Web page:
Welcome back to Tutorials with PixelSquid! Hopefully, you’ve had the chance to read the last tutorial put together by one of our talented graphic designers, Kate (if not, then go go go). One of the great things about PixelSquid is that it makes it possible for non-designers (like me) to get creative in Photoshop – PixelSquid’s Photoshop Extension tool makes artistic execution easy. I had a recent task to create a quick graphic for a PixelSquid sale that also demonstrated the capabilities of the objects and plugin. A simple solution was to create a GIF with the world ‘SALE.’
Kate handed me the Photoshop template she used from the last tutorial to get started (we are nothing if not resourceful around here). I tweaked the background color to suit my project needs, and made sure my PixelSquid Lightbox was stocked with the objects I needed: balloon letters!
I started by placing the first letter, the S balloon, in its own layer. After determining a good size and angle for the S, it was easy to scale and rotate the A and E balloons to match. I left a space for the L balloon (which comes later).
I decided at the beginning that I wanted the L balloon to move from an obviously out-of-place position, into the correct position between the A and E. Mapping the S, A, and E out first helped to get an idea of the line I needed to follow.
Once that was figured out, I set the L up in the beginning position and then selected all (ctrl+A) and used Copy Merged to capture everything on the canvas as a single layer. Once it was in my clipboard, I opened a New File, which gave me the option to create a new canvas, already sized to the clipboard image.
I pasted the previously copied selection into this new file by using Paste in Place, which keeps you from having to adjust the image’s position in a new canvas. Voila! The very first layer of our GIF animation. I moved the L bit by bit, then copied and pasted each frame onto the new canvas.
Note: the more positions you have, the smoother your animation will look. This particular GIF has 8 frames. The end result will look something like this in the layers area of the new project (remember to delete the default background layer):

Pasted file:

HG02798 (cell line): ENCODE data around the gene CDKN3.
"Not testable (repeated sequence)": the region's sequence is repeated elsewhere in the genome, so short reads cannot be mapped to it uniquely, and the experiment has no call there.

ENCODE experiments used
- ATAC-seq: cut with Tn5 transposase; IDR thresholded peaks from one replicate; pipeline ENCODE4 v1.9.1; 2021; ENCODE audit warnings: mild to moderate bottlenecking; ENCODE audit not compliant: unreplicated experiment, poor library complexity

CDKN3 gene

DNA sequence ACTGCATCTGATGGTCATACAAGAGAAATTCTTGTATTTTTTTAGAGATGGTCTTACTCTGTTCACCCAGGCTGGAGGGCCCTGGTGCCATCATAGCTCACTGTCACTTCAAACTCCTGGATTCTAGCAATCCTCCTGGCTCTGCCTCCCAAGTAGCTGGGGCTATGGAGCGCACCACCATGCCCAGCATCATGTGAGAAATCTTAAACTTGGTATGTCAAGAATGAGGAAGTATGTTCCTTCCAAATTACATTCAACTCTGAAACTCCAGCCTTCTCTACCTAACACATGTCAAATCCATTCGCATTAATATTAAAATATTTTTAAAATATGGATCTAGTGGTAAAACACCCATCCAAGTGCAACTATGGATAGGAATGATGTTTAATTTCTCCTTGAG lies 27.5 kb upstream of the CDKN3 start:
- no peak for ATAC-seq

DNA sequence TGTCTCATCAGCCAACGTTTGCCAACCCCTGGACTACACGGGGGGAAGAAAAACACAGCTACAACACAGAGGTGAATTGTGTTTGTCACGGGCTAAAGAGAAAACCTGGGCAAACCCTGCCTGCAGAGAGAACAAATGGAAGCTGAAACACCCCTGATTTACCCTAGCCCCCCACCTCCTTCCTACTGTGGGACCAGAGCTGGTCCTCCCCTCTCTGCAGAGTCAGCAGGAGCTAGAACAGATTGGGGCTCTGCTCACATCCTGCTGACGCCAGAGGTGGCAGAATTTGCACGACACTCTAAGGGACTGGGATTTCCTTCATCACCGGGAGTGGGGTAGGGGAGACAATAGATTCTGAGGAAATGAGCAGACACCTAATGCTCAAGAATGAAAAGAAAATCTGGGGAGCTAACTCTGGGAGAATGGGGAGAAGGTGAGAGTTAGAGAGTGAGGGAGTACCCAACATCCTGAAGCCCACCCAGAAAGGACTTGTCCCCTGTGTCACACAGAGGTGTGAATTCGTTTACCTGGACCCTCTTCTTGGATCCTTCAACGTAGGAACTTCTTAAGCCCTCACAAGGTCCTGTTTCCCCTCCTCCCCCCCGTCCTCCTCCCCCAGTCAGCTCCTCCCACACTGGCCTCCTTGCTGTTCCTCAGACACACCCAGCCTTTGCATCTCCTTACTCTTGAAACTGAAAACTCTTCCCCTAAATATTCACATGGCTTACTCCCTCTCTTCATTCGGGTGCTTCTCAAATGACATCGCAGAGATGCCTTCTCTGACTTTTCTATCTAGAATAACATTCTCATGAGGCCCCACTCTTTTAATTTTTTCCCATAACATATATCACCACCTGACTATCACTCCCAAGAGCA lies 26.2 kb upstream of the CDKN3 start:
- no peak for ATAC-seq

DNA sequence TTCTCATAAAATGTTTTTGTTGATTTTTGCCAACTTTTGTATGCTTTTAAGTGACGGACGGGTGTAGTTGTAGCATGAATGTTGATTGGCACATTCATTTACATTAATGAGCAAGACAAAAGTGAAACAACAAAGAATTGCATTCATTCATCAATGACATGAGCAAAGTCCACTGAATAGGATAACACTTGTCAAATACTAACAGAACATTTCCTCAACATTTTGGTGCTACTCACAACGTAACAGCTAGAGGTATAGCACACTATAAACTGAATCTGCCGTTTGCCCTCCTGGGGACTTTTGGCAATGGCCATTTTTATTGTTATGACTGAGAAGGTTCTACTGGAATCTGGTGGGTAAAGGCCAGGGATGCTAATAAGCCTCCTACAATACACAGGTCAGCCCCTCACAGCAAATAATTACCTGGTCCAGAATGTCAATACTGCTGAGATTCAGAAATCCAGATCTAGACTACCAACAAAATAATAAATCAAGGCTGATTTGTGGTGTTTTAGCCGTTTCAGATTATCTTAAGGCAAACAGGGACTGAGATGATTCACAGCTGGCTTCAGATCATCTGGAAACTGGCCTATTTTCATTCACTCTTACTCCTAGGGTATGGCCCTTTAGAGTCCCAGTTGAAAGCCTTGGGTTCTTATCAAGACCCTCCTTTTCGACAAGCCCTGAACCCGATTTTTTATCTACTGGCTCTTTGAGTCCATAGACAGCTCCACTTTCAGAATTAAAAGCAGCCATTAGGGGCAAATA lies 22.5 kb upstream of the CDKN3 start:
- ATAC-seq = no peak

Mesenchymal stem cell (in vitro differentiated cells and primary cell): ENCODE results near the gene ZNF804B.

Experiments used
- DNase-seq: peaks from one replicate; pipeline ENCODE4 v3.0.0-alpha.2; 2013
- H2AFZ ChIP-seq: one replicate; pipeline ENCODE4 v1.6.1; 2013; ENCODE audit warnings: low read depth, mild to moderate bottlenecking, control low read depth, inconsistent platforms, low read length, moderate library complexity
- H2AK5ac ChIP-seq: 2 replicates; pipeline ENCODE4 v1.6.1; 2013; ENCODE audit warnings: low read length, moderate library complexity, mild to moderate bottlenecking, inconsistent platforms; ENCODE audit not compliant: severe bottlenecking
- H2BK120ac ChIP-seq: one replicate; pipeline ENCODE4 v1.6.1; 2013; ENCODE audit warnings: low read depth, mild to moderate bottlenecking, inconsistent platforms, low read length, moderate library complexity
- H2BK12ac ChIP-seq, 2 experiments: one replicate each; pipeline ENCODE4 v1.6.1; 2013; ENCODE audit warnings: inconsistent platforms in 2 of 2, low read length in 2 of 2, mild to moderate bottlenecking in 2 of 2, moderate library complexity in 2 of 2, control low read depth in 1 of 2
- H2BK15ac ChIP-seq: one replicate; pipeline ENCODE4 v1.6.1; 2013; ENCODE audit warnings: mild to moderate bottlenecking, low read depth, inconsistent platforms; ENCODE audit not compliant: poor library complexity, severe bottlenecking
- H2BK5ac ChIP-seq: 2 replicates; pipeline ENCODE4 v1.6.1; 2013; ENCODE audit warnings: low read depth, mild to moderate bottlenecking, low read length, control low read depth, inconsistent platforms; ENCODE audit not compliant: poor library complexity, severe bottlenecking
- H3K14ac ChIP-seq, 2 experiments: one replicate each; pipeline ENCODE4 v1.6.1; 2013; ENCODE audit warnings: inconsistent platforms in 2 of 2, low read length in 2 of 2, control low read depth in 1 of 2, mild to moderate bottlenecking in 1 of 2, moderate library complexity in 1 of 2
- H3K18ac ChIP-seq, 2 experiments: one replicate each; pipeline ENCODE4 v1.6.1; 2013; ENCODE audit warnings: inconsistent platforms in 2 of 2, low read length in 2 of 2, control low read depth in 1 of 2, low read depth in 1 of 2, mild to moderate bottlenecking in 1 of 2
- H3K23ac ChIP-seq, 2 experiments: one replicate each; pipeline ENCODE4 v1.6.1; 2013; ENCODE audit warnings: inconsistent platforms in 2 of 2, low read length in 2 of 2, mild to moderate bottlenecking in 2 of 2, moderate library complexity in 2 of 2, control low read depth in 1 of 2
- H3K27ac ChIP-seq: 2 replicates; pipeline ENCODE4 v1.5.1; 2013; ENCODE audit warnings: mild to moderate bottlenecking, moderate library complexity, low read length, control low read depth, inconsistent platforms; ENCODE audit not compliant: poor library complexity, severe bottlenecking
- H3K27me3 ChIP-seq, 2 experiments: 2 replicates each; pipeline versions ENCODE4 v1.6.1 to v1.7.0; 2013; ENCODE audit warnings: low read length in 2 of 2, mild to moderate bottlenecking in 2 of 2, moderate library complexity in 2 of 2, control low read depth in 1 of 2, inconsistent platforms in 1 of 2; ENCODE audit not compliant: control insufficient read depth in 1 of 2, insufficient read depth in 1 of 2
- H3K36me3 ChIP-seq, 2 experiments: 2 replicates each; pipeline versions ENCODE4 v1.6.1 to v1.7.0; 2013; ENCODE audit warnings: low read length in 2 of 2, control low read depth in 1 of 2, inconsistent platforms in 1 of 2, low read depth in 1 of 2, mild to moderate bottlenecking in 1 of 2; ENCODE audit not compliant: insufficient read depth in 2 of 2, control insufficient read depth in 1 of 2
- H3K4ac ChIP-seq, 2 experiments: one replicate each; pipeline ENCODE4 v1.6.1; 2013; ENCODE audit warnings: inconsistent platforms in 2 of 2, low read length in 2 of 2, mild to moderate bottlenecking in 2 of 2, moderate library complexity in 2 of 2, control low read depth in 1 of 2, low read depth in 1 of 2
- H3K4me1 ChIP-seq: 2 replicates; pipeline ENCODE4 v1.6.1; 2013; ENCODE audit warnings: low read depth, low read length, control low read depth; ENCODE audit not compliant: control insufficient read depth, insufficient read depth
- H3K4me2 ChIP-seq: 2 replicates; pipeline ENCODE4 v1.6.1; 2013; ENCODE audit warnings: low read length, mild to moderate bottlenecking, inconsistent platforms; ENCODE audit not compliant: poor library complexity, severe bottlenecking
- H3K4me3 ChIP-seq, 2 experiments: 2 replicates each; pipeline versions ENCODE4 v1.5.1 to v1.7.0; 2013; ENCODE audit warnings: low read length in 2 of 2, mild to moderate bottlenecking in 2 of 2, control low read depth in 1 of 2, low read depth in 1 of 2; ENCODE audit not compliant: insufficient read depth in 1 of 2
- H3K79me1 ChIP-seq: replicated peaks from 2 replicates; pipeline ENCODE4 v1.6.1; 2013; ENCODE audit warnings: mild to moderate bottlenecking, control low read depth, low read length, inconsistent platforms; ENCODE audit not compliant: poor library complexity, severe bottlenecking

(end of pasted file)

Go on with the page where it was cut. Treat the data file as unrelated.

From there, I clicked the Create Frame Animation button near the bottom of the Photoshop screen. Upon doing so, a placeholder frame generated, but I ignored that and selected Make Frames From Layers instead.
All the layers nicely lined up in the Timeline, all defaulted to 0 sec. Here I removed the placeholder. As important as capturing the line of movement, determining the timing of the frames can really add life to your GIF.
There are 3 main points of movement for the L balloon: the shift to the right, the change in angle, then the shift downward into the final position. To punctuate these movements, I put in a half second pause.
Once I was satisfied with the GIF timing, I was ready to export my shiny, new GIF by using Save For Web (Legacy). In this area, you’ll want to make sure your preset near the top is set to whatever GIF setting works for your needs (this is a good place to optimize filesize if you’re sharing a gif on social media). I set the Animation → Looping Options: → Forever. Feel free to toggle whatever else you need to, but these are the only settings I needed. Click save, and your GIF is done!
DeLonna Scott is a Marketing Associate for PixelSquid. She specializes in people skills, working closely with PixelSquid customers and artists. Feel free to yell at her on Twitter.